Growing your small business can be scary, but it doesn’t have to be. The 21st century continues to afford us daily innovations in technology, communications, and workplace solutions previous generations could not have possibly dreamed of. With near global-connectivity, ever-advancing technology and a workforce that continues to become more tech savvy to meet the business world’s demands, there is no better time to grow your small business than now.
So how do you grow your small business? The key is adopting small business growth strategies—i.e. “growth hacks”—designed to help your company thrive in a rapidly evolving environment. These simple-yet-effective solutions can help your small business remain focused on its primary goals without concerning itself with the draining day-to-day functions that take time, money, and personnel to keep running.
In a small business, there is often a push to have people “wear many hats.” On the surface, this means small businesses often have to lean on the ability of their employees to make the best of the limited tools and resources available to them. Too often, however, small business owners and employees alike find themselves investing too much time into tasks far outside of their initial job description. As such, while the ability of small business owners and employees to effectively multitask is seen as an enviable, special talent, it comes at a grave cost—running the risk of employee burnout.
Burnout in any field leads to reduced productivity, employee dissatisfaction, employee turnover and presenteeism, resulting in an overall diminishing effect on a business’s ability to achieve its goals. Success in business requires savvy, commitment, and understanding the sobering reality of when not to push yourself and others too far for too long.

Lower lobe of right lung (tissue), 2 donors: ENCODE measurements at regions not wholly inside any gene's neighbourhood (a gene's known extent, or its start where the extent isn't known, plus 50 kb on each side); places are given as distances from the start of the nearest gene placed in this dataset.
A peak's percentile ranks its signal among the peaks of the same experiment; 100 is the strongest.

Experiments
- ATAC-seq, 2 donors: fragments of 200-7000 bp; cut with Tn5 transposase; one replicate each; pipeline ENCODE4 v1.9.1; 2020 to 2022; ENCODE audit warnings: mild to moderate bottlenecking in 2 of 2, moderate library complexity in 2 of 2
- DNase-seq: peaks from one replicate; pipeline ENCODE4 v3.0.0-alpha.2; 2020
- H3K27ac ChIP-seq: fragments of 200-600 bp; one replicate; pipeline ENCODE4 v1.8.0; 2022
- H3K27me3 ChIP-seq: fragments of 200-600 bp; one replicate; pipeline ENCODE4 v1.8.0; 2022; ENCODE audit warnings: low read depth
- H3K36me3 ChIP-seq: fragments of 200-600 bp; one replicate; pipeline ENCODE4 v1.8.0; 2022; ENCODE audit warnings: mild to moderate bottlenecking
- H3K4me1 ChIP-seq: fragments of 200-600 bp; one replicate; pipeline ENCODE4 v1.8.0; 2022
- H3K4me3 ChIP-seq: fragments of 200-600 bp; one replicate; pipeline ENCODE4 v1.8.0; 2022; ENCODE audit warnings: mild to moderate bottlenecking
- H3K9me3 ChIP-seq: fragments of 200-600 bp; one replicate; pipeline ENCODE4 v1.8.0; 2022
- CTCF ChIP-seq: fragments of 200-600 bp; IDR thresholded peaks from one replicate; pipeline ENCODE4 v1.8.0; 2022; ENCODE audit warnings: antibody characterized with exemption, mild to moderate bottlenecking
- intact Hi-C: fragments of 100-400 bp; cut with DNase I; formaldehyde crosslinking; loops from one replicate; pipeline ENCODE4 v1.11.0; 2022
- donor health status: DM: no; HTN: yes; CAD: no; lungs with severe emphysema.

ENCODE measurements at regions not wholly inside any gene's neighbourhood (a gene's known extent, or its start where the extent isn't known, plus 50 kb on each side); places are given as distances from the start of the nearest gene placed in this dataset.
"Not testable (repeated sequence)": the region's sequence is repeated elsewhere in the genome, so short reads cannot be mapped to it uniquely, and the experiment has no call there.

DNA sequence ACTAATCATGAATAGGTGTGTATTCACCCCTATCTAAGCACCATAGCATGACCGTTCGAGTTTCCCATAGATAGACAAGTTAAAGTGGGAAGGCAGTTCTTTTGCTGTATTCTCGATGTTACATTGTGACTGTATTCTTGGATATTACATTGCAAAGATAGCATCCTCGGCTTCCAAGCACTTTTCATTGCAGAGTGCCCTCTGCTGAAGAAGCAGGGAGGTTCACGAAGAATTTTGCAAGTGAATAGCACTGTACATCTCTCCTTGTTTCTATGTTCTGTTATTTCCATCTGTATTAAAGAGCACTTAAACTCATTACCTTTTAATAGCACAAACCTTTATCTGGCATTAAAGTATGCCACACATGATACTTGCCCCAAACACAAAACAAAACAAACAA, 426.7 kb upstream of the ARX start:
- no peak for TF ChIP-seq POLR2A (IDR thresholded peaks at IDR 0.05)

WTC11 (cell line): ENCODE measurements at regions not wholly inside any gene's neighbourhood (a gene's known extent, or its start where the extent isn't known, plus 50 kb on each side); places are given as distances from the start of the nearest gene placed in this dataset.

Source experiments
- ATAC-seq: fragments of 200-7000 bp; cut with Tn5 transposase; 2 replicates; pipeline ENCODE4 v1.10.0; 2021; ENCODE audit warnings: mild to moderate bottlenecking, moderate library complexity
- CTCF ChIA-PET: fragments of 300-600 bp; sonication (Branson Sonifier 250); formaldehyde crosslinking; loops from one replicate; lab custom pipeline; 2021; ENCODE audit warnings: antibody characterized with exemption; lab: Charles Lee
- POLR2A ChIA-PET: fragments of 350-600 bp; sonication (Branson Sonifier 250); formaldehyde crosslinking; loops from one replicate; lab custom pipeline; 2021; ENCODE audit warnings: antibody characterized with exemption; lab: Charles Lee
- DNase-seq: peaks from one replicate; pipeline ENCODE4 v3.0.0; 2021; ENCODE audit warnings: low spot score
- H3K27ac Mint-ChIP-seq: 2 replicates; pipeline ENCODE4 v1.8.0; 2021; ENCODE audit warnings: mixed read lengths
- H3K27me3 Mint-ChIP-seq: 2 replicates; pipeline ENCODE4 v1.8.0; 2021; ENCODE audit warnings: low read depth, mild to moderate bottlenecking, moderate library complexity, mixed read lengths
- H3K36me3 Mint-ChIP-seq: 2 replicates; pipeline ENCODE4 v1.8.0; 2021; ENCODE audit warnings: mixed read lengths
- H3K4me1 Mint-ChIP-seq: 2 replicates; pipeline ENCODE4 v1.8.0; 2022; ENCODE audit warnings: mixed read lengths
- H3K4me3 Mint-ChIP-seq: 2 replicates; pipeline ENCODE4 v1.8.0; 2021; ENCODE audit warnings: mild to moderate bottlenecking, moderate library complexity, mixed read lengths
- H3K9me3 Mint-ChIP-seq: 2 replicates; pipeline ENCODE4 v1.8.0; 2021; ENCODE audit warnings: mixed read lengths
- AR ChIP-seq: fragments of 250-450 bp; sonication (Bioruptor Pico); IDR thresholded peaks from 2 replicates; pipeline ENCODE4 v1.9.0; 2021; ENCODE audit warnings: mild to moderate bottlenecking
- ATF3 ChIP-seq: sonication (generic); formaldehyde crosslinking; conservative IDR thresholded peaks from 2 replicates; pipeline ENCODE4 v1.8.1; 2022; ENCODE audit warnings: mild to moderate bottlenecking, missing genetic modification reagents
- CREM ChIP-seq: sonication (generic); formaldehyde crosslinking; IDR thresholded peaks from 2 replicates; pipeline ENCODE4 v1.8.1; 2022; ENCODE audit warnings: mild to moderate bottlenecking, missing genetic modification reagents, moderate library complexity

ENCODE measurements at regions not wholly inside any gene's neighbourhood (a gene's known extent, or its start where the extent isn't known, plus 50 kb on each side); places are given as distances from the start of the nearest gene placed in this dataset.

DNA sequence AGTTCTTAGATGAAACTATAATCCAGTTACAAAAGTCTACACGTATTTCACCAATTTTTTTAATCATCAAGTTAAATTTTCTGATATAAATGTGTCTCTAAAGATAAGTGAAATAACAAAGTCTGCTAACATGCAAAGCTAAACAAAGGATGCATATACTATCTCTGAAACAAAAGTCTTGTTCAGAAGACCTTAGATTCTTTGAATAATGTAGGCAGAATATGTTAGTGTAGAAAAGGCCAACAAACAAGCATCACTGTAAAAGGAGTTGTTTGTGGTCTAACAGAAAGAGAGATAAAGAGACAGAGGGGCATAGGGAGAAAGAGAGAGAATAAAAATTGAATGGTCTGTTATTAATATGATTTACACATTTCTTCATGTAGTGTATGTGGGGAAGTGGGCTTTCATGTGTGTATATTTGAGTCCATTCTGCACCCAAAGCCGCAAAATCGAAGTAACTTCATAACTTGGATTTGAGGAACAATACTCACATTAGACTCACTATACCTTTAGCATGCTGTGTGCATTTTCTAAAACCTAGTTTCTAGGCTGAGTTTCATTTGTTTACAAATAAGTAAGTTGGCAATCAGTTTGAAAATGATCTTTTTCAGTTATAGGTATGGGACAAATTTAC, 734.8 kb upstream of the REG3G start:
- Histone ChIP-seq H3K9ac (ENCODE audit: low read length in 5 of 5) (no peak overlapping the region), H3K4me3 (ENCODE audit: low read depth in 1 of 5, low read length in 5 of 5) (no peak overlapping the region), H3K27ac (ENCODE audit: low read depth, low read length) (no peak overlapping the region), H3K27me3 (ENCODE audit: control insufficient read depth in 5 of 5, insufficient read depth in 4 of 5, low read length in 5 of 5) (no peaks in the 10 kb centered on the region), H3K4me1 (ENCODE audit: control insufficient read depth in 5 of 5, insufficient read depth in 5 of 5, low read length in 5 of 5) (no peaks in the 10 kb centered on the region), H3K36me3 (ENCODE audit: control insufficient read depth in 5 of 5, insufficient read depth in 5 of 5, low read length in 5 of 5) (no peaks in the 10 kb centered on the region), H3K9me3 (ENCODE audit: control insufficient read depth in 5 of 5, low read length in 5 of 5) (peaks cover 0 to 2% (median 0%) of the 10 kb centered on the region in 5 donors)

If you see your employees being overwhelmed with too many tasks and at risk of becoming burnt out, asking yourself the following questions can help you prioritize your workforce’s workload to ensure you’re making the most of everyone’s time and your company’s resources:
If multitasking is a killer, then outsourcing may be the salvation your growing small business needs. Imagine for a moment: Your business is finally up and running, you’re witnessing positive growth, but the day-to-day functions are eating up way too much of your time. You know that you’re on the right path and are making all of the right moves, but you feel more and more removed from your business goals because you’re too bogged down with tasks not at all related to your passion—the business itself!
If your small business has 20 or fewer employees, you may not have seen the need to hire a dedicated human resources professional and decided instead to handle HR, payroll, recruiting, employee benefits and the many other functions that fall under “human resources” on your own, or you may have delegated these tasks to another employee (most often an office administrator or manager), or distributed these tasks among multiple members of your staff.
For many small businesses it makes perfect sense to keep HR functions in-house at the early stages, but as your company grows and adds more employees doing so becomes much more cumbersome—particularly as your company becomes subject to the many federal employment laws like the FLSA and FMLA. Moreover, by taking precious time out of your day to stay on top of these tasks not directly related to your business’s core product or service offering, you’re limiting your ability to focus on the strategic functions that will allow you to run your business efficiently. But you do not need to carry the business (or legal headaches) on your shoulders day after day.